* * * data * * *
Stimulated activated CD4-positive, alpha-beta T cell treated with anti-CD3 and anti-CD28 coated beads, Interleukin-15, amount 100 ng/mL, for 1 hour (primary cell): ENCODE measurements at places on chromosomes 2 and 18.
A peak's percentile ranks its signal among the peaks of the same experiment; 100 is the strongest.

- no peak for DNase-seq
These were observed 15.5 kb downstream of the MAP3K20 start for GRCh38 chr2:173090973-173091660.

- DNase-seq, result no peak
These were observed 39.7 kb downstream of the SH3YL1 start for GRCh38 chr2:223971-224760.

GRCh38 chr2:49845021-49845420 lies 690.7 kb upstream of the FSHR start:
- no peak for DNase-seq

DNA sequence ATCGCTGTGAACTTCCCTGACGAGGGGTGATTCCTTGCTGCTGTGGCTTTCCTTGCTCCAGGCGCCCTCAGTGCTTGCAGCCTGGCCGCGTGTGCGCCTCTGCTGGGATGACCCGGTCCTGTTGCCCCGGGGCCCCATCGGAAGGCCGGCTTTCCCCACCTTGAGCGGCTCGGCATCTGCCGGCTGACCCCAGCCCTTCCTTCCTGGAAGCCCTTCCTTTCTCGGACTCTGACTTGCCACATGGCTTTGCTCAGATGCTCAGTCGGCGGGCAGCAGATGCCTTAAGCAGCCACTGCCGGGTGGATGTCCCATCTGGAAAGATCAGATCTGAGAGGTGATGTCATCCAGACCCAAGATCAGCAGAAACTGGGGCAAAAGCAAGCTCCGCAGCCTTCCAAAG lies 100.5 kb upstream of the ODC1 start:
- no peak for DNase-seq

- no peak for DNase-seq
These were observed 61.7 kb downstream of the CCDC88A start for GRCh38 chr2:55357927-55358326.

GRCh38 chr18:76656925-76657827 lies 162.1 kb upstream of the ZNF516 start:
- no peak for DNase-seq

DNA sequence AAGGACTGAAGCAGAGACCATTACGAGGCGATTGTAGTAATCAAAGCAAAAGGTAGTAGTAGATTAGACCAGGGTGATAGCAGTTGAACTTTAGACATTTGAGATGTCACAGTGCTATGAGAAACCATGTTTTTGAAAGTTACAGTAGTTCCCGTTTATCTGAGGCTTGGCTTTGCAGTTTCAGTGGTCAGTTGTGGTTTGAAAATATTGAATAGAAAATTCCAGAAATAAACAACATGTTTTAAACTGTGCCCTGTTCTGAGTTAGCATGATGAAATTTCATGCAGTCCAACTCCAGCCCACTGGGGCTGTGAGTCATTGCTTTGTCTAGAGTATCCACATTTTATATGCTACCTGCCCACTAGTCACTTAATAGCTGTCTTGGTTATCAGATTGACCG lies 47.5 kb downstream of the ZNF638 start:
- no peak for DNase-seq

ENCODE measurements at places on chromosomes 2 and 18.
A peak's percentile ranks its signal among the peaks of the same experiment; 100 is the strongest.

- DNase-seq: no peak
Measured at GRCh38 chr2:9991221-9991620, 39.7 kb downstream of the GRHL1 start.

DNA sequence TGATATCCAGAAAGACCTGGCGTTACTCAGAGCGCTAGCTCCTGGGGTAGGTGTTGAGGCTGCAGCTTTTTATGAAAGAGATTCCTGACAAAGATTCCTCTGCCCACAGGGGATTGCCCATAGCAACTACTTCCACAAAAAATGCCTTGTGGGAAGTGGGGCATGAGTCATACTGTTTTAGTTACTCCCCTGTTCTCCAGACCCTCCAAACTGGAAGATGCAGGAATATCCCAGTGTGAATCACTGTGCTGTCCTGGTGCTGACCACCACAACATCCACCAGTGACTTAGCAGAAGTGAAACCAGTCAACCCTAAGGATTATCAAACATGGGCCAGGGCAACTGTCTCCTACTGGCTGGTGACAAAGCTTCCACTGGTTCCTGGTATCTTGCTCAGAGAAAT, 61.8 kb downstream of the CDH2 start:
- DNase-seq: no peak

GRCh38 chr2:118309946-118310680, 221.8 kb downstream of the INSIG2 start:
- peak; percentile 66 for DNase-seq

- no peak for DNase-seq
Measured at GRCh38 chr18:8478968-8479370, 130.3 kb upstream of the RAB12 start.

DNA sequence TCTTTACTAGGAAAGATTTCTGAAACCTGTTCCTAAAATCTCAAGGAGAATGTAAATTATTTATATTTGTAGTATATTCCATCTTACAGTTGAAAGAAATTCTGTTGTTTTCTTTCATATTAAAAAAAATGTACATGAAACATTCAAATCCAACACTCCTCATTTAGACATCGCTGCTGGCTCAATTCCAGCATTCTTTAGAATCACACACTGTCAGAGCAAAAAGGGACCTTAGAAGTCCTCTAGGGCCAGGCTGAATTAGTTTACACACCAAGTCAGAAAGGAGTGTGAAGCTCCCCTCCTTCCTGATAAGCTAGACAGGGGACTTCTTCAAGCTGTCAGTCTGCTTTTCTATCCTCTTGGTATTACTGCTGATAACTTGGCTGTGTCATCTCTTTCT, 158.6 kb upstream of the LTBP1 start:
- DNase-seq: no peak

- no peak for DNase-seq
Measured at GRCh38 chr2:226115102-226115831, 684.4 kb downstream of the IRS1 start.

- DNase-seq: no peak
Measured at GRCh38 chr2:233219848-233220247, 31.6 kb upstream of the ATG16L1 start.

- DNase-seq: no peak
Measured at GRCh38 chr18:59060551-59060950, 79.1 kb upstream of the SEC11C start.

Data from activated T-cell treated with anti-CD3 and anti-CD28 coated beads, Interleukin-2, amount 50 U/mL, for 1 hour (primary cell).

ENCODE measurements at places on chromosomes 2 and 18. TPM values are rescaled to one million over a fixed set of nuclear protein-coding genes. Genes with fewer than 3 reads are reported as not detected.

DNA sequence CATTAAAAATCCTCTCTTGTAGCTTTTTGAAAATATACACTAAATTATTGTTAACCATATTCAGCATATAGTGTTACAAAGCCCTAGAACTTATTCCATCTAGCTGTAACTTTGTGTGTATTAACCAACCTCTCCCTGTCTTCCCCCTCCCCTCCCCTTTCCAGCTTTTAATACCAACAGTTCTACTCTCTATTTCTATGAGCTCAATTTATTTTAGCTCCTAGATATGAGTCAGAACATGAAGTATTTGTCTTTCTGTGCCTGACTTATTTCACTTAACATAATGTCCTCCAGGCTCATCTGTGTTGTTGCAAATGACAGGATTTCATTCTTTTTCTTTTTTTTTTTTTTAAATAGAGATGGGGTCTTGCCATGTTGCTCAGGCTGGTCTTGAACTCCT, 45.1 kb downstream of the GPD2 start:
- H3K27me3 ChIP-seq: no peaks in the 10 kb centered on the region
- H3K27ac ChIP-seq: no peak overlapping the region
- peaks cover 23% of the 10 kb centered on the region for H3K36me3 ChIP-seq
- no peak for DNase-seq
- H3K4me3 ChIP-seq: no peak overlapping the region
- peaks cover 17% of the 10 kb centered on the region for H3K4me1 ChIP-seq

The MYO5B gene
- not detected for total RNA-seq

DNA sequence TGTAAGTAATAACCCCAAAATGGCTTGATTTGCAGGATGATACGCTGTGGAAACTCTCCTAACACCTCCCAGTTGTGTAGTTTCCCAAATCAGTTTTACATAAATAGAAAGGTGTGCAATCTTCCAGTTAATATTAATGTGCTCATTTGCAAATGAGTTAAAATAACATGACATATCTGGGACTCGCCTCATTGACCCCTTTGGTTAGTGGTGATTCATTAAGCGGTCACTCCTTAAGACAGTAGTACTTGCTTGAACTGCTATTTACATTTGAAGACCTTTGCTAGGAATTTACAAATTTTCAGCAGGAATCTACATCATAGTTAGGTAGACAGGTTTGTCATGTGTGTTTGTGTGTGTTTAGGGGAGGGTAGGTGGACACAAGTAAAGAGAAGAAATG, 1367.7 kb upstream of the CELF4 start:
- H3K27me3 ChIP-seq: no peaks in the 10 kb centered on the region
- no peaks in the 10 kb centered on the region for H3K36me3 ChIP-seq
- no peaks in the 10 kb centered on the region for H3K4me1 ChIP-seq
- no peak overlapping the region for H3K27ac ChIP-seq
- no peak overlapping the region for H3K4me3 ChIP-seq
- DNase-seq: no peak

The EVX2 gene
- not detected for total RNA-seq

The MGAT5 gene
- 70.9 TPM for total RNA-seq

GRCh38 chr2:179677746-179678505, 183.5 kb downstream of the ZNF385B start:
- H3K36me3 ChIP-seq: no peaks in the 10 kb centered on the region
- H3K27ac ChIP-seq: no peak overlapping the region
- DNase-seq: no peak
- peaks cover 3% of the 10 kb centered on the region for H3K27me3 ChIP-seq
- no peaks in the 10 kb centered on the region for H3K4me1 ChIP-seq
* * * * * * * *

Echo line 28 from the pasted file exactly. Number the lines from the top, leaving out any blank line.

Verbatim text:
- DNase-seq: no peak